Gunakadeit Joseeae Thalattosaur Had an Extremely Pointed Snout

Posted on February 5, 2020

Gunakadeit joseeae

Scientists at the University of Alaska Fairbanks have identified a new species of thalattosaur named Gunakadeit joseeae. A fossil of the species found in Southeast Alaska that was nearly complete apart from its partially eroded tail.

Thalattosaurs were marine reptiles that lived over 200 million years ago when dinosaurs were first emerging. They were about 3 to 4 meters long. The name Gunakadeit comes from a sea monster of Tlingit legend. The second portion of the name was in honor of Josee Michelle DeWaelheyns, the mother of Gene Primaky, who discovered the fossil.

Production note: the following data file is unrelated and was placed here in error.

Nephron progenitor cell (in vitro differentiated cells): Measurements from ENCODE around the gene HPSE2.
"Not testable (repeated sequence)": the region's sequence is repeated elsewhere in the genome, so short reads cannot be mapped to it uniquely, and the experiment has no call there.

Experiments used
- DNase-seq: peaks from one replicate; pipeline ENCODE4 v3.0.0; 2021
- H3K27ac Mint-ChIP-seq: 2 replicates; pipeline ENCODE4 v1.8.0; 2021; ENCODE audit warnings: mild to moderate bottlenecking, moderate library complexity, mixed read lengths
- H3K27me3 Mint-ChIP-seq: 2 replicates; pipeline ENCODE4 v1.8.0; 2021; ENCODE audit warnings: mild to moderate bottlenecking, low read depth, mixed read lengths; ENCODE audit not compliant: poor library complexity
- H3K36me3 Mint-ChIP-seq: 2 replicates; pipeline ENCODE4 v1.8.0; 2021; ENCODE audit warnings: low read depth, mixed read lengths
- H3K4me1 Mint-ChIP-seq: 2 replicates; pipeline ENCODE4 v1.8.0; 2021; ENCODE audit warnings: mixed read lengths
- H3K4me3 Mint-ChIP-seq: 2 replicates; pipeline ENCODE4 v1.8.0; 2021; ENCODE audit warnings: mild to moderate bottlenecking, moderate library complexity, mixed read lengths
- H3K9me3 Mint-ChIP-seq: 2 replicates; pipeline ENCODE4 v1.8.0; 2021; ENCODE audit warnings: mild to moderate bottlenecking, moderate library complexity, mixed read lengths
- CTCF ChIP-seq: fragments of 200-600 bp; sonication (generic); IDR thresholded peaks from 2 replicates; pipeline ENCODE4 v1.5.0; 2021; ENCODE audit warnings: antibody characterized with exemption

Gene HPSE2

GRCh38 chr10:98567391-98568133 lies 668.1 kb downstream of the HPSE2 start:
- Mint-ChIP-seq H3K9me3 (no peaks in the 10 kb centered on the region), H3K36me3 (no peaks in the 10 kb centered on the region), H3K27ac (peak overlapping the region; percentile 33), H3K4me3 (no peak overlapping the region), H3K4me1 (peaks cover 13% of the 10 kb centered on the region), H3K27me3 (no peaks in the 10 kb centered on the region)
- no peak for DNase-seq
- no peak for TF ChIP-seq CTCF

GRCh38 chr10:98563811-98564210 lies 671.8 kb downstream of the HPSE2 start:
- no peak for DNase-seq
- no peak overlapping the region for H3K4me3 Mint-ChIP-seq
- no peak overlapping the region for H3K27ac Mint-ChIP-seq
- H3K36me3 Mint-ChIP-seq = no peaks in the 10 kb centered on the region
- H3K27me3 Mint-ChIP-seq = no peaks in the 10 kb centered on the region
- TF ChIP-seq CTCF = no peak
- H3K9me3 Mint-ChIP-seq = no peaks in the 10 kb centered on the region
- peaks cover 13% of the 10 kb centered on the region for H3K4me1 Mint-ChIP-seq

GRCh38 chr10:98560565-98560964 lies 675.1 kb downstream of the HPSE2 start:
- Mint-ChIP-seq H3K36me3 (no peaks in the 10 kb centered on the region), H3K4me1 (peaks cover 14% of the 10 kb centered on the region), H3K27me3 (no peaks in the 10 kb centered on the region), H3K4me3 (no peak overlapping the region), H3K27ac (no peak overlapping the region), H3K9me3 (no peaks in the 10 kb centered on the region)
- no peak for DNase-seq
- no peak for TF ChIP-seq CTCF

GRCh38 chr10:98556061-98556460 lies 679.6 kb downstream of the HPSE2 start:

The researchers believe the long snout or rostrum of G. joseeae was an adaptation for the shallow marine environment it inhabited.

Patrick Druckenmiller, the paper's lead author and director and earth sciences curator at the University of Alaska Museum of the North, says in the announcement, "It was probably poking its pointy schnoz into cracks and crevices in coral reefs and feeding on soft-bodied critters. We think these animals were highly specialized to feed in the shallow water environments, but when the sea levels dropped and food sources changed, they had nowhere to go."

A research paper on the new thalattosaur was published in the journal Scientific Reports.



Image: Ray Troll